Seas' ruler

In Brief

The strains of the British patriotic anthem Rule, Britannia! sound in various parts of Ulysses. As Haines stands gazing over the bay with eyes as "pale as the sea," Stephen thinks of him as "The seas' ruler." The phrase comes back into his mind in Nestor, and more exact echoes of "rule the waves" occur in Eumaeus and Cyclops. The Citizen also alludes contemptuously to the rhyming phrase: "That's your glorious British navy, says the citizen, that bosses the earth. The fellows that never will be slaves, with the only hereditary chamber on the face of God's earth and their land in the hands of a dozen gamehogs and cottonball barons. That's the great empire they boast about of drudges and whipped serfs."

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The foundation of British imperial power was laid with the modernizing and professional organizing of the Royal Navy under Samuel Pepys beginning in the 1660s. The British lost a naval war with the Dutch in 1667, but the changes that were underway ensured that they would suffer no more such defeats. In 1740, the progress was reflected in a stirring air by Thomas Arne, Rule, Britannia!, with lyrics by the Scottish poet James Thomson. Thomson sought to promote the newly “British” sense of identity brought into being by the Act of Union between England and Scotland in 1707. His lyrics jingoistically justify Britain’s power as divinely ordained, and proclaim that “Britons never, never, never will be slaves.” (They do not mention whether Britons may make slaves of other nations, and the Citizen notes the further irony the English aristocracy have managed to subjugate their own people.)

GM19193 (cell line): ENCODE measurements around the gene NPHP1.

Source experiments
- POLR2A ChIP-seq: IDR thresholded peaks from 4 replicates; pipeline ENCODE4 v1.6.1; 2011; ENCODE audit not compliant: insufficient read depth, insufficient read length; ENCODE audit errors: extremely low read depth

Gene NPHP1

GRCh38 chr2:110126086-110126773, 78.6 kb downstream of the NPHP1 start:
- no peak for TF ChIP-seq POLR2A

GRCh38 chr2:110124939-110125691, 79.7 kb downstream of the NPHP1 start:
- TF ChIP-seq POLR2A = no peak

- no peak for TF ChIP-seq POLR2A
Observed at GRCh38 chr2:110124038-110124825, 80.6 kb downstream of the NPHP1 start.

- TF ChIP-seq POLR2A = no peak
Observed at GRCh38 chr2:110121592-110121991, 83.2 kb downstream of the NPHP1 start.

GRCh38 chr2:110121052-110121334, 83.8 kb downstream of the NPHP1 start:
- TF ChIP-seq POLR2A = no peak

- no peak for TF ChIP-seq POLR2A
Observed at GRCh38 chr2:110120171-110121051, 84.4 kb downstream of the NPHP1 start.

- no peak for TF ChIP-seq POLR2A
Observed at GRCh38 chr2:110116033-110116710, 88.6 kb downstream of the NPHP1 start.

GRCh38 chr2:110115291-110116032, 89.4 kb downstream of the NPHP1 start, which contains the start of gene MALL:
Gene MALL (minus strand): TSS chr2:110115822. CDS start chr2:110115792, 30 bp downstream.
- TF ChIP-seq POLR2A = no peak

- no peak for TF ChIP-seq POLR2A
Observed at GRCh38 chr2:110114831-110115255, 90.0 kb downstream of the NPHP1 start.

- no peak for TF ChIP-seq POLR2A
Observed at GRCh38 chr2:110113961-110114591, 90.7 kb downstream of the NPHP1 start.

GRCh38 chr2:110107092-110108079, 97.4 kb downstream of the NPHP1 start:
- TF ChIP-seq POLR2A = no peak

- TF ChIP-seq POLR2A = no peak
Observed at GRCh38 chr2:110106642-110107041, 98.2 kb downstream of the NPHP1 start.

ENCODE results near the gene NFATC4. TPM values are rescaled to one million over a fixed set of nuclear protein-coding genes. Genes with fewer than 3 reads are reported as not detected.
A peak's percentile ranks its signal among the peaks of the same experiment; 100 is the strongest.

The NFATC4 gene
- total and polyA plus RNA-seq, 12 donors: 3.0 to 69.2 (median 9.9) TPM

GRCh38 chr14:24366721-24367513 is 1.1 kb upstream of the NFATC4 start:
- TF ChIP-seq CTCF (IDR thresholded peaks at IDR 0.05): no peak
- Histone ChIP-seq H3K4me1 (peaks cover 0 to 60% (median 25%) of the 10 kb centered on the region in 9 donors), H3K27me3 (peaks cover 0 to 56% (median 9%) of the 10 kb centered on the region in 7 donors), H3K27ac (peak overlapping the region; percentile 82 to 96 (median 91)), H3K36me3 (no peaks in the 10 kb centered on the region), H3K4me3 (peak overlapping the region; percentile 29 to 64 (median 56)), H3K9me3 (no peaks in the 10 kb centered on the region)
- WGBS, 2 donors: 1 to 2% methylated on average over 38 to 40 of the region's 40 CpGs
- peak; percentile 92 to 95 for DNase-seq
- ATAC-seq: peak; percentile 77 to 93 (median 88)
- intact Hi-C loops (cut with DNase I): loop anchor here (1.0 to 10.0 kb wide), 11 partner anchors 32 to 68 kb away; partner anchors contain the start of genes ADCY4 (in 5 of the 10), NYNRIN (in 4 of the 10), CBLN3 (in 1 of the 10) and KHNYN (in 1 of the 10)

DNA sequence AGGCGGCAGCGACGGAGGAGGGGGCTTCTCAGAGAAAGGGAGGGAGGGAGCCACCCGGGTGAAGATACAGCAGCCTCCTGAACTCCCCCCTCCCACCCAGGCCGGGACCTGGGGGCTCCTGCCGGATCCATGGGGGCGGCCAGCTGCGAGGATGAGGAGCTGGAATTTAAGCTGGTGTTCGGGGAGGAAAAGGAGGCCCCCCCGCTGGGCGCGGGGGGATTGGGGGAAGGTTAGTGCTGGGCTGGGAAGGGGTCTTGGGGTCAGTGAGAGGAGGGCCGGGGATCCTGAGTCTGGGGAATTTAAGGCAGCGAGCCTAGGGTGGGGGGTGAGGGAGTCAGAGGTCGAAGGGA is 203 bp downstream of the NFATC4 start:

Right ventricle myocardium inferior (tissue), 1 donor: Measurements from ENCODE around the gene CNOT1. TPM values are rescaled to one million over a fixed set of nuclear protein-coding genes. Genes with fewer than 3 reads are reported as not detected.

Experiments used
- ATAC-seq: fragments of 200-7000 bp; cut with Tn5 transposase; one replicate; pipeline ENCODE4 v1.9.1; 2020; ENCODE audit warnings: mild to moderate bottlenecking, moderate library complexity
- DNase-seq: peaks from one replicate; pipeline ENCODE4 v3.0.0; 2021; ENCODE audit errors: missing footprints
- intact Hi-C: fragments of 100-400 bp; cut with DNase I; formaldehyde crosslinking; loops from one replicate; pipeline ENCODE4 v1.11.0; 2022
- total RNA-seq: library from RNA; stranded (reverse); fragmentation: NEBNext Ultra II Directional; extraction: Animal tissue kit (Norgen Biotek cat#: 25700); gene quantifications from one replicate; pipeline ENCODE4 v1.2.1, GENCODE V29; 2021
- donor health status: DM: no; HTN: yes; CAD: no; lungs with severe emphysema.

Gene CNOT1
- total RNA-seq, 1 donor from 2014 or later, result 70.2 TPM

The naval power proclaimed in this 18th century song was solidified in the first years of the 19th century. Having lived with fear of French or Spanish invasion for more than a decade, the British saw the threat vanish with the decisive victory of their fleet (27 ships of the line commanded by Admiral Nelson) over the combined fleets of France and Spain (33 ships of the line under Admiral Villeneuve) at Trafalgar. Not a single British ship was lost in this engagement, which cemented the United Kingdom as the world’s premier naval power and ensured its unimpeded imperial ambitions in the nineteenth century. 

For many years Rule, Brittania! has been performed on the last night of The Proms, the eight weeks of daily orchestral concerts held every summer in London, in the Royal Albert Hall. An entertaining example, sung with arch pomp and circumstance by Sarah Connolly in 2009, is posted here.

JH 2011
Decorated plate made in Liverpool ca. 1793-94, displayed at the Chateau de Vizille. Source: Wikimedia Commons.